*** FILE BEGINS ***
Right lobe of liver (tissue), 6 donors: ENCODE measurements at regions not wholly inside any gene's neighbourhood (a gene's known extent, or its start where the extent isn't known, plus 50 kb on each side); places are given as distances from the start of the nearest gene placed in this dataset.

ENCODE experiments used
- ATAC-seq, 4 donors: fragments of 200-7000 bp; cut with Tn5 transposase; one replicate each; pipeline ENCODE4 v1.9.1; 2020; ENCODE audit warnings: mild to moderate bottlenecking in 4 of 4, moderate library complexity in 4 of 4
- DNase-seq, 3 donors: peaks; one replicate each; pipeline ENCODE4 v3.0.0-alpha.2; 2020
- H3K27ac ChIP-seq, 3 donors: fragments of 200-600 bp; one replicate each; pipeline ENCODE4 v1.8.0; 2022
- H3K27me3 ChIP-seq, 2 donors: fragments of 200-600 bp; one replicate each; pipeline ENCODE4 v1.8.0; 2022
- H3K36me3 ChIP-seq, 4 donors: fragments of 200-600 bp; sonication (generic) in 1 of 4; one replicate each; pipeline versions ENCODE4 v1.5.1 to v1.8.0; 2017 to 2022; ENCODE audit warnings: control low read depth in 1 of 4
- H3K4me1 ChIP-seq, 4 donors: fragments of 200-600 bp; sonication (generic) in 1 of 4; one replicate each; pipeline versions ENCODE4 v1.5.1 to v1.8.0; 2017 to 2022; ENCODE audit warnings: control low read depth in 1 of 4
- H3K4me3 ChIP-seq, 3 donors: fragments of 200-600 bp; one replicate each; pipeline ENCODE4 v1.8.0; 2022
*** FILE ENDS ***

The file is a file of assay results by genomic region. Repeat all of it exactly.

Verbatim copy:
Right lobe of liver (tissue), 6 donors: ENCODE measurements at regions not wholly inside any gene's neighbourhood (a gene's known extent, or its start where the extent isn't known, plus 50 kb on each side); places are given as distances from the start of the nearest gene placed in this dataset.

ENCODE experiments used
- ATAC-seq, 4 donors: fragments of 200-7000 bp; cut with Tn5 transposase; one replicate each; pipeline ENCODE4 v1.9.1; 2020; ENCODE audit warnings: mild to moderate bottlenecking in 4 of 4, moderate library complexity in 4 of 4
- DNase-seq, 3 donors: peaks; one replicate each; pipeline ENCODE4 v3.0.0-alpha.2; 2020
- H3K27ac ChIP-seq, 3 donors: fragments of 200-600 bp; one replicate each; pipeline ENCODE4 v1.8.0; 2022
- H3K27me3 ChIP-seq, 2 donors: fragments of 200-600 bp; one replicate each; pipeline ENCODE4 v1.8.0; 2022
- H3K36me3 ChIP-seq, 4 donors: fragments of 200-600 bp; sonication (generic) in 1 of 4; one replicate each; pipeline versions ENCODE4 v1.5.1 to v1.8.0; 2017 to 2022; ENCODE audit warnings: control low read depth in 1 of 4
- H3K4me1 ChIP-seq, 4 donors: fragments of 200-600 bp; sonication (generic) in 1 of 4; one replicate each; pipeline versions ENCODE4 v1.5.1 to v1.8.0; 2017 to 2022; ENCODE audit warnings: control low read depth in 1 of 4
- H3K4me3 ChIP-seq, 3 donors: fragments of 200-600 bp; one replicate each; pipeline ENCODE4 v1.8.0; 2022